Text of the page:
Research Traditions and Paradigms in IS and Organisations

This information is for the 2020/21 session.

Teacher responsible

Prof Susan Scott NAB 3.12 and Prof Chrisanthi Avgerou NAB 3.22


This course is compulsory on the MPhil/PhD in Management - Information Systems and Innovation. This course is available with permission as an outside option to students on other programmes where regulations permit.

Students from related PhD programmes who are interested in epistemological paradigms may be able to join the course with the teacher's permission.

Course content

The course introduces the foundations of social research and the key issues concerning the status of knowledge and the forms by which it is acquired. The course deals with the principal paradigms/traditions in the philosophy of science and epistemology and the answers they have provided to the basic questions concerning the status of knowledge claims and the forms by which valid knowledge claims can be made. The main focus of the course concerns the ways by which these key epistemological paradigms have been applied in the fields of Information Systems and Organization Studies.

There are three parts to the course: Part one (lectures1-5) confronts the main traditions within the philosophy of science (positivism, realism, constructivism) and relates these traditions to the development of types of knowledge claims and their relationship to reality. There are references to IS and examples of different stances adopted by major contributions in the IS field. Part two (lectures 5-10) deals with research design, with emphasis on case study research and the types of evidence such research designs (single and multiple case study designs) require. Key ideas are exemplified with reference to IS research articles. Part three (lectures 11-20) entails a more substantial encounter with the IS field through engagement by key texts in the history of the IS field and the epistemological positions, research designs and data collection methods and analysis such texts illustrate. This last part of the course involves several professors and associate professors of the ISIG Group.


20 hours of seminars in the MT. 20 hours of seminars in the LT.

This year, some or all of this teaching will  be delivered through a combination of seminars online and/or physically distanced settings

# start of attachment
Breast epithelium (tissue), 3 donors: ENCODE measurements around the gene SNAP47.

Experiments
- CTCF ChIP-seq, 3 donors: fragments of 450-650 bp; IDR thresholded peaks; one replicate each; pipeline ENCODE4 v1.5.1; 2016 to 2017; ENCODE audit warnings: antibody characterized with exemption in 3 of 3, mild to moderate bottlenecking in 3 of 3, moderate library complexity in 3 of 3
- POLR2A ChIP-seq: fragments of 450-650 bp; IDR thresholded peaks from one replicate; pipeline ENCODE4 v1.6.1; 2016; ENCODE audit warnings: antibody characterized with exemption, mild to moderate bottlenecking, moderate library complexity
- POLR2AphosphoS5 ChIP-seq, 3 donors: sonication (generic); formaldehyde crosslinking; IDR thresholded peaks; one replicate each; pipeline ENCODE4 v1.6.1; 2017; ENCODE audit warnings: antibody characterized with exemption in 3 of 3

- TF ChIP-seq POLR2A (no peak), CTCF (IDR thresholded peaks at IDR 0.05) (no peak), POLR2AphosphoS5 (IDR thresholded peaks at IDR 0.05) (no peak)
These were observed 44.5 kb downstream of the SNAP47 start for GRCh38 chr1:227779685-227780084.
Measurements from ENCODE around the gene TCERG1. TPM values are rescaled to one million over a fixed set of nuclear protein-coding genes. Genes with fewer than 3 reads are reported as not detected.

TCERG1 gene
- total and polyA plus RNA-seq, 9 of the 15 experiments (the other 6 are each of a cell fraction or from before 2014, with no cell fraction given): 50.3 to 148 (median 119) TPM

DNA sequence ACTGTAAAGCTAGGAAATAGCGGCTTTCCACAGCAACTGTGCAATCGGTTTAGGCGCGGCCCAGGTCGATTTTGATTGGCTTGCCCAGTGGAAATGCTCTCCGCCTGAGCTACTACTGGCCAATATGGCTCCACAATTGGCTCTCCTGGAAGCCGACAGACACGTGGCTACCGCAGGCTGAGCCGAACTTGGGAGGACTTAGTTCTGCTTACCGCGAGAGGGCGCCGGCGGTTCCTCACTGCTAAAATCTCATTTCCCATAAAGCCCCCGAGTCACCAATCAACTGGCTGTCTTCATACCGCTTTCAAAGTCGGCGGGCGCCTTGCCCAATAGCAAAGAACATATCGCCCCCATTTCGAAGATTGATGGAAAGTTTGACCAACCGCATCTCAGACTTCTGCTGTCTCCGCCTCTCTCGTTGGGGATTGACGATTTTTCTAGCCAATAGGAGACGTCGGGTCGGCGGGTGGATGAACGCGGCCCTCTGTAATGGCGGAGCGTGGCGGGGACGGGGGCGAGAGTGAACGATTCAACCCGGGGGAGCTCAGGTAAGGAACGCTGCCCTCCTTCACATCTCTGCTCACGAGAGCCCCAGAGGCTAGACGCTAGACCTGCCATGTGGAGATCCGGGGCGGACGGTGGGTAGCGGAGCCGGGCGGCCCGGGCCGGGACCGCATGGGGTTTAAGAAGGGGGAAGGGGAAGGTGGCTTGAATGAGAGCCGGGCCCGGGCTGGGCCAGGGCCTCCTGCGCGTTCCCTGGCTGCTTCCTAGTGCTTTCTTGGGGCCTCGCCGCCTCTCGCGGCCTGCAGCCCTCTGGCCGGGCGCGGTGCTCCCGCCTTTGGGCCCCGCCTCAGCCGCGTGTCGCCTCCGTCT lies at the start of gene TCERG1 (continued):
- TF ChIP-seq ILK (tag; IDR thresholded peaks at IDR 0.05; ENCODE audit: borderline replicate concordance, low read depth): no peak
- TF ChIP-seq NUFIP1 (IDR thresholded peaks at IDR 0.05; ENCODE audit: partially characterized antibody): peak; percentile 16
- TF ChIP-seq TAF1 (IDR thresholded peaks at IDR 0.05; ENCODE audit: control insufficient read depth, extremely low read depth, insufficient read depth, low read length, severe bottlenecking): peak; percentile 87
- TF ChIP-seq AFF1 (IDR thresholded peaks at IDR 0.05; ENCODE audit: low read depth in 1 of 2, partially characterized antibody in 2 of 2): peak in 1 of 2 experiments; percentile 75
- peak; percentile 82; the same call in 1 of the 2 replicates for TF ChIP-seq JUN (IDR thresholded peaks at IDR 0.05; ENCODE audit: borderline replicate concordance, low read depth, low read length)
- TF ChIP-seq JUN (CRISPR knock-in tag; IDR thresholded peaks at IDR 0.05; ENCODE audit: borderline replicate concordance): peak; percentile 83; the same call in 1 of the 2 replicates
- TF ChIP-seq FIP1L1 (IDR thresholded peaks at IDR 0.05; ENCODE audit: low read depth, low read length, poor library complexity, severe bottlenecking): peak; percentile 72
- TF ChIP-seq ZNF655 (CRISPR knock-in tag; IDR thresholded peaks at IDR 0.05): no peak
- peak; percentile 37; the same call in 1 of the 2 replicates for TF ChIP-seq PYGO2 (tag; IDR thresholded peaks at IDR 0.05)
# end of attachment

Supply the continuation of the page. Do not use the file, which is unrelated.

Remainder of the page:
Indicative reading

  • Abbot, A. (2004). Methods of Discovery: Heuristics for the Social Sciences. New York: Norton, pp.  3-40.
  • Barley, S. (1990). “The Alignment of Technology and Structure Through Roles and Networks,” Administrative Science Quarterly, 35/1: 61-103.
  • Bowker, G. C. and Star, S. L. (1999). Sorting Things Out: Classification and its Consequences. Cambridge, MA: The MIT Press
  • Burton-Jones, A. (2014). “What Have we Learned from the Smart Machine?” Information and Organization, (24:2): 71-105.
  • Eisenhardt, K. M. 1989. “Building theories from Case Study Research,” Academy of Management Review (14:4), pp. 532-550.
  • Faulkner, P. and Runde, J. (2013). “Technological Objects, Social Positions, and the Transformational Model of Social Activity”, MIS Quarterly, 37/3: 803-818.
  • Morgan, G. (1981). “Paradigms, Metaphors and Puzzle Solving in Organization Theory”, Administrative Science Quarterly, vol. 25(4): 605–622.
  • Sayer, A. (2001). Realism and the Social Sciences. London: Sage
  • Zuboff, S. (1988). In the Age of the Smart Machine. New York: Basic Books.


Essay (100%, 7000 words) in the LT.

Important information in response to COVID-19

Please note that during 2020/21 academic year some variation to teaching and learning activities may be required to respond to changes in public health advice and/or to account for the situation of students in attendance on campus and those studying online during the early part of the academic year. For assessment, this may involve changes to mode of delivery and/or the format or weighting of assessments. Changes will only be made if required and students will be notified about any changes to teaching or assessment plans at the earliest opportunity.

Key facts

Department: Management

Total students 2019/20: Unavailable

Average class size 2019/20: Unavailable

Value: One Unit

Guidelines for interpreting course guide information

Personal development skills

  • Self-management
  • Problem solving
  • Communication